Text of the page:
The concept of self-government did not originate with the Americans; indeed, a measure of self-government existed in England at the time. But the degree to which the Constitution committed the United States to rule by the people was unique, and even revolutionary, in comparison with other governments around the world. The Constitution departed sharply from the Articles of Confederation in that it established a strong central, or federal, government with broad powers to regulate relations between the states, and with sole responsibility in such areas as foreign affairs and defense.
Centralization proved difficult for many people to accept. America had been settled in large part by Europeans who had left their homelands to escape religious or political oppression, as well as the rigid economic patterns of the Old World, which locked individuals into a particular station in life regardless of their skill or energy.
Personal freedom was highly prized by these settlers and they were wary of any power -- especially that of government -- which might curtail individual liberties. The fear of a strong central authority ran so deep that Rhode Island refused to send delegates to Philadelphia in the belief that a strong national government might be a threat to the ability of its citizens to govern their own lives. The great diversity of the new nation was also a formidable obstacle to unity.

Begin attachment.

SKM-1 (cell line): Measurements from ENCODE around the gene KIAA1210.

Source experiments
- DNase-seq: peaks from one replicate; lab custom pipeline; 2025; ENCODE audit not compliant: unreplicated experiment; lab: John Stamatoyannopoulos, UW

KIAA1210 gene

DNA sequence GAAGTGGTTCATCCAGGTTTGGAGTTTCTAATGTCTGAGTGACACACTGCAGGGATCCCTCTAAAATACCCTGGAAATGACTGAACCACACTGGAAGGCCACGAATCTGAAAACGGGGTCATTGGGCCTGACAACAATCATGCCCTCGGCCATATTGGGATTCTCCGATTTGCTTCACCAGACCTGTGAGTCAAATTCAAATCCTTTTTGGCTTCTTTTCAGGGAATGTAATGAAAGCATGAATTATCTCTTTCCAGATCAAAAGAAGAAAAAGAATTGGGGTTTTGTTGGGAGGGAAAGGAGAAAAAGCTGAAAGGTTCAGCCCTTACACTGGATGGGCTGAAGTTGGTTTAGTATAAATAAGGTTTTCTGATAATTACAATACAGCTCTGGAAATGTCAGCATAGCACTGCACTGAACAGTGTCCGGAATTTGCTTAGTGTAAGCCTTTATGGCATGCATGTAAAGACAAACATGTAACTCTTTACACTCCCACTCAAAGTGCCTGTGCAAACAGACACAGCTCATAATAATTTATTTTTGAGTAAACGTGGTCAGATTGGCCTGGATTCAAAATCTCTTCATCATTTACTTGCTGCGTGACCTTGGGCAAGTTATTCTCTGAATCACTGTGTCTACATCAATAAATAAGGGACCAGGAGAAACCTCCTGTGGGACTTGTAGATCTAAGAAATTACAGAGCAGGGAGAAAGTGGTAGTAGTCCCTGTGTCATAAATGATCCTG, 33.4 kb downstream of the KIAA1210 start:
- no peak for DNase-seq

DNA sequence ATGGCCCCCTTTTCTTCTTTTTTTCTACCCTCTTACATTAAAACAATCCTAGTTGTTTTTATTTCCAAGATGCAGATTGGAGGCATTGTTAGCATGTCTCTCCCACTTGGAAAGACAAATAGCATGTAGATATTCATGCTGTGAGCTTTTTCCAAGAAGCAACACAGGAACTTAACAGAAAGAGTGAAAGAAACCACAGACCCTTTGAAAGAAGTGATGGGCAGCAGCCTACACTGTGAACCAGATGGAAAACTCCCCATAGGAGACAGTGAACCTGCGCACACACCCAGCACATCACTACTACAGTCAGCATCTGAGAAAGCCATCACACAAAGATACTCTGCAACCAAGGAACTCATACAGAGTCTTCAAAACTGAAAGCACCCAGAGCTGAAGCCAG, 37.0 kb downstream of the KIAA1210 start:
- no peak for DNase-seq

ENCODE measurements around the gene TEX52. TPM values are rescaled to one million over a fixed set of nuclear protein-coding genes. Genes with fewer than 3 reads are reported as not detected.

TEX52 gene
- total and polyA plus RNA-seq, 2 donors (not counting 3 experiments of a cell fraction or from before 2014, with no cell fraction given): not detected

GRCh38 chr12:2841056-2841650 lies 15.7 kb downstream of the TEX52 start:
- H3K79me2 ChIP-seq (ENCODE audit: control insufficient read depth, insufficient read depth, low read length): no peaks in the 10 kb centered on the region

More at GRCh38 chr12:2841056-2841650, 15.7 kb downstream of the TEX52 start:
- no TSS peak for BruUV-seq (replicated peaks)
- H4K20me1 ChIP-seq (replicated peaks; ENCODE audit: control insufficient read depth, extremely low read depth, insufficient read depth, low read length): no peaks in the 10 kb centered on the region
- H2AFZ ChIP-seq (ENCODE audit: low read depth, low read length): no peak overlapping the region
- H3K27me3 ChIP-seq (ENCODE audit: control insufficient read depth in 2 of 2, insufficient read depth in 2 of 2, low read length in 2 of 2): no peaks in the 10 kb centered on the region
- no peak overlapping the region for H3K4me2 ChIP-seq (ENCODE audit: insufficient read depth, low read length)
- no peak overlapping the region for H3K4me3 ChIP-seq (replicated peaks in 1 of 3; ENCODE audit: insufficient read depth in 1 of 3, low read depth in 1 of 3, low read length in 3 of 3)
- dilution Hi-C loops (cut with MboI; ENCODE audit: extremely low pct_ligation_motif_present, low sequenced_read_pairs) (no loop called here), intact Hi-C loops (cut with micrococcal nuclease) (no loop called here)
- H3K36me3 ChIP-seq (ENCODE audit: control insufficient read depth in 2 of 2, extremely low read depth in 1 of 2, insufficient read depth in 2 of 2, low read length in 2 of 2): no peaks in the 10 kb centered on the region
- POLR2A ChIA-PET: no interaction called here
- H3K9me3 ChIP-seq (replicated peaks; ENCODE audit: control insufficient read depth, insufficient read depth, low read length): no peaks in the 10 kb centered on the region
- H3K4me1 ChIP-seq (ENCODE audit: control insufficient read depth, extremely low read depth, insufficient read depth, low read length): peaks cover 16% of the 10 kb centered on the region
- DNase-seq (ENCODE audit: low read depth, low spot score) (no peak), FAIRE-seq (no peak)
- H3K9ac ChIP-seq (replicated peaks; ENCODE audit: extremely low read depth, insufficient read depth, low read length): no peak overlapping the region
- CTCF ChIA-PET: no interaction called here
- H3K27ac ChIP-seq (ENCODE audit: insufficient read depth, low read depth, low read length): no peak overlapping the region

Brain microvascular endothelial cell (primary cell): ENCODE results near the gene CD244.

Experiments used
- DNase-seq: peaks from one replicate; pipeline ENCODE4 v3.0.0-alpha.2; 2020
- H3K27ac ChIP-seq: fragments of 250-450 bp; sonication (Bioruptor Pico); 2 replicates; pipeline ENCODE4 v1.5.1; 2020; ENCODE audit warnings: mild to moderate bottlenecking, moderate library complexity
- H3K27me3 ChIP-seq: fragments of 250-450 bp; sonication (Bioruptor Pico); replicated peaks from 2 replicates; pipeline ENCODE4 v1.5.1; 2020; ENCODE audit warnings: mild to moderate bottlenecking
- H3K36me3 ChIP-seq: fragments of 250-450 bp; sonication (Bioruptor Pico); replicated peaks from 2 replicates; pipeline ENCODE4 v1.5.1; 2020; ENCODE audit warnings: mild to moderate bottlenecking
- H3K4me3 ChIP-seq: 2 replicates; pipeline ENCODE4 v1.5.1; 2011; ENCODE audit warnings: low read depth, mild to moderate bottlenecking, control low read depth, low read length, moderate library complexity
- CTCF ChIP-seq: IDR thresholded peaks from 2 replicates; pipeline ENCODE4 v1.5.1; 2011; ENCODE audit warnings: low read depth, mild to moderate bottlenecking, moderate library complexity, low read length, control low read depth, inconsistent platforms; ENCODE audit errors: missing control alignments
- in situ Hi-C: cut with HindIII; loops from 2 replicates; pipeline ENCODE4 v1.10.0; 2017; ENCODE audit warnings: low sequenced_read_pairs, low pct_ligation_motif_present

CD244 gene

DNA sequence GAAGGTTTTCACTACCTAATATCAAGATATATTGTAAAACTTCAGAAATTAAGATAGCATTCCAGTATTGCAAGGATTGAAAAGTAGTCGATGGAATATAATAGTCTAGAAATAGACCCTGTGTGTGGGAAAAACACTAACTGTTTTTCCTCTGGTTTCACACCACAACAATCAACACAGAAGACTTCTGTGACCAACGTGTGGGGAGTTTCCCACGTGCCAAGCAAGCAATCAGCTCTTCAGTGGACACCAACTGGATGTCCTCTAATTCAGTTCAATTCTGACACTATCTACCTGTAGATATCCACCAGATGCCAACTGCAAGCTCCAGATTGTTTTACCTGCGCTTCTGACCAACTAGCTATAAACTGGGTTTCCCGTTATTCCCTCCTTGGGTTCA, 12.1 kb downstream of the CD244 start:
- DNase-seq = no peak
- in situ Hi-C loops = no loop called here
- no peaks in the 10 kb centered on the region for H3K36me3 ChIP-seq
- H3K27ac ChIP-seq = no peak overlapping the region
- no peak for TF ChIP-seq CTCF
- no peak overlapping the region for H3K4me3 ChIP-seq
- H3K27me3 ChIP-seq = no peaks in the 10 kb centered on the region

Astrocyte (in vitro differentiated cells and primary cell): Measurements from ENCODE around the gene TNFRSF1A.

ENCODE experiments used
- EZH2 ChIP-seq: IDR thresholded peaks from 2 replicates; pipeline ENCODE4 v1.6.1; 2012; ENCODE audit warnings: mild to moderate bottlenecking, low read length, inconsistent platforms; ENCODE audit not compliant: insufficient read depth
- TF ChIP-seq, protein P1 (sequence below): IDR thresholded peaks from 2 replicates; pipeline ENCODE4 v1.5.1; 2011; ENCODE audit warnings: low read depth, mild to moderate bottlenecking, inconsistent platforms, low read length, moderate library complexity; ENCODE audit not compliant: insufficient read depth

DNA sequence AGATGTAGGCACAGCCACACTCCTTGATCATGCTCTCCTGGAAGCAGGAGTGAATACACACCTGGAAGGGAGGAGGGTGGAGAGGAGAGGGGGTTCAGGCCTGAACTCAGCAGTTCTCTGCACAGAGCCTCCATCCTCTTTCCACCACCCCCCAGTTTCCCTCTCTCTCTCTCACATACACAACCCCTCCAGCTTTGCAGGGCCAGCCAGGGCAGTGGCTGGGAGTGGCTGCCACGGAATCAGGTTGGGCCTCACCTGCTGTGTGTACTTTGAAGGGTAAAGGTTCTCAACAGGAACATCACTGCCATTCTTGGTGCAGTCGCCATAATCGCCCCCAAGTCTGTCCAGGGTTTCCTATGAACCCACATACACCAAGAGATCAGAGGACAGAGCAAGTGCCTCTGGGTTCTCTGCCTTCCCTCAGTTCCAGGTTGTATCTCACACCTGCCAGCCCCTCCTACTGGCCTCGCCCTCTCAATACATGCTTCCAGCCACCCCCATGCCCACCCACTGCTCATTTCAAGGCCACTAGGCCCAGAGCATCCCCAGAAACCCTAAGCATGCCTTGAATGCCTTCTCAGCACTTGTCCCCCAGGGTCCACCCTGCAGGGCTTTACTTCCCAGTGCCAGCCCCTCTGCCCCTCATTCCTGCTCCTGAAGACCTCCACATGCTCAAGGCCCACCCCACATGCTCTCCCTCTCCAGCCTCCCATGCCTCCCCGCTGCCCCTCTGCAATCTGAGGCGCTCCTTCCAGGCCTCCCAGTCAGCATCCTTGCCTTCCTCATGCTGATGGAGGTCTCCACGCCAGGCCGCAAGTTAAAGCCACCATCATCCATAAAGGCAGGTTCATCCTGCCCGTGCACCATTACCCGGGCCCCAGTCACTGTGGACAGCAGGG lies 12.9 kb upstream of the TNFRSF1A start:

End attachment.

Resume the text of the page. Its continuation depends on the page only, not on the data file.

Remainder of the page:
The people who were empowered by the Constitution to elect and control their central government were of widely differing origins, beliefs and interests. Their religious beliefs were varied and in most cases strongly held. Economically and socially, the Americans ranged from the landed aristocracy to slaves from Africa and indentured servants working off debts.
But the backbone of the country was the middle class -- farmers, tradesmen, mechanics, sailors, shipwrights, weavers, carpenters and a host of others. Americans then, as now, had widely differing opinions on virtually all issues, up to and including the wisdom of breaking free of the British Crown. During the Revolution, a large number of British loyalists -- known as Tories -- fled the country, settling mostly in eastern Canada.
Those who stayed behind formed a substantial opposition bloc, although they differed among themselves on the reasons for opposing the Revolution and on what accommodation should be made with the new American republic.